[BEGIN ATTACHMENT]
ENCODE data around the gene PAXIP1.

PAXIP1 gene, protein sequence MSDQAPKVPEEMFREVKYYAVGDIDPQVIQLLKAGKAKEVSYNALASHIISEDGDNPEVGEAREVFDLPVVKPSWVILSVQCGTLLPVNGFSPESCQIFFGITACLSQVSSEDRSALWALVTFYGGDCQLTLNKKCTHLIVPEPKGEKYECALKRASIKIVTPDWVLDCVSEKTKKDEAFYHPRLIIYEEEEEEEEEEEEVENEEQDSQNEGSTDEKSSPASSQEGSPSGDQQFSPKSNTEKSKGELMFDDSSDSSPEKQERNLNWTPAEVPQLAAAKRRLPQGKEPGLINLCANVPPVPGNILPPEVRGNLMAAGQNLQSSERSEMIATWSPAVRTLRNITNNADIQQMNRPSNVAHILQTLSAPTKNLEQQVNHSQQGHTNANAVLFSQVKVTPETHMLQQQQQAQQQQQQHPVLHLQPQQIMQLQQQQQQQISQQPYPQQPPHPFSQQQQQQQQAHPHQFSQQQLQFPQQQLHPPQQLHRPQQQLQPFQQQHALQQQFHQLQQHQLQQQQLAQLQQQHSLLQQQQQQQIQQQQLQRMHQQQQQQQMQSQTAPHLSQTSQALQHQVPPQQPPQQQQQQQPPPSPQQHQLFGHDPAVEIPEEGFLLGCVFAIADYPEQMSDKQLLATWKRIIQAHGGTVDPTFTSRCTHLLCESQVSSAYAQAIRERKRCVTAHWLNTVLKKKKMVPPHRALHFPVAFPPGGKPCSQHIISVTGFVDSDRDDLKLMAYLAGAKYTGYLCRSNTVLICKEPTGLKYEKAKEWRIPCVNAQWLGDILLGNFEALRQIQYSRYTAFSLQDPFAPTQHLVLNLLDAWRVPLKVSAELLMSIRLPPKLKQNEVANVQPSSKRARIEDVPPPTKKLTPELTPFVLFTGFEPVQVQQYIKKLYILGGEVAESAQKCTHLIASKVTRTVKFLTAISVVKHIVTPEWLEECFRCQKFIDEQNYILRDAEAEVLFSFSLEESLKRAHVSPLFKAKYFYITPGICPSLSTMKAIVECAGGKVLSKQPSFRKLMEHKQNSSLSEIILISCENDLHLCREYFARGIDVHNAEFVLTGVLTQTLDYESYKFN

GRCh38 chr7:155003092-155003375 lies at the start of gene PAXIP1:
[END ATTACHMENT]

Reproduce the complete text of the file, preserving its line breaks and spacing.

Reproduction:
ENCODE data around the gene PAXIP1.

PAXIP1 gene, protein sequence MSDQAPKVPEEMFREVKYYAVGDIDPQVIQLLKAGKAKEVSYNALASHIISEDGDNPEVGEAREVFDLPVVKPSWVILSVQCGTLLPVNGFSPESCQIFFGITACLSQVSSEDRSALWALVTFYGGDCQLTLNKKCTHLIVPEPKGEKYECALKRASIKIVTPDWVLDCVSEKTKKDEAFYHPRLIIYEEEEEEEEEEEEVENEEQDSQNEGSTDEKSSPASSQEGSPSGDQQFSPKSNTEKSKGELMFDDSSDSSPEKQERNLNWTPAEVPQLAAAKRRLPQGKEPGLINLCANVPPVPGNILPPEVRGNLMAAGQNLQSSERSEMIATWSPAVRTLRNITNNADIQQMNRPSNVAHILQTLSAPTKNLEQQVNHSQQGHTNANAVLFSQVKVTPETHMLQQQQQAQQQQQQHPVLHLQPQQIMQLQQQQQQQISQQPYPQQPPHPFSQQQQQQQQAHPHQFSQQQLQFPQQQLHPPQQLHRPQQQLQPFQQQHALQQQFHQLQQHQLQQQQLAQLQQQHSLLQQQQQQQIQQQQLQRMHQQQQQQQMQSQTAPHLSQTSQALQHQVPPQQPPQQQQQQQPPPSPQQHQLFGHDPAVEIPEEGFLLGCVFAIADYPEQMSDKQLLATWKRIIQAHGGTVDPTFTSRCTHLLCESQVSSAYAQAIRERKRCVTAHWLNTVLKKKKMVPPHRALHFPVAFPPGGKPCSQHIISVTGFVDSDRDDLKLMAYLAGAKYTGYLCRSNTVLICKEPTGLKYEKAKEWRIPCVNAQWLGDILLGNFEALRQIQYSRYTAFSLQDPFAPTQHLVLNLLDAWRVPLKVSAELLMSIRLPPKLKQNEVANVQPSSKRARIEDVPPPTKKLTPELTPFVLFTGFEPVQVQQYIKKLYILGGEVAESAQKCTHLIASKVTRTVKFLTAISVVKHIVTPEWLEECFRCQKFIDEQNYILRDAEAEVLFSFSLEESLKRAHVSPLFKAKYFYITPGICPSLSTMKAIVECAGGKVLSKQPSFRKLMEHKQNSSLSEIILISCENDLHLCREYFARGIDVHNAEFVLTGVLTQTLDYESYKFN

GRCh38 chr7:155003092-155003375 lies at the start of gene PAXIP1: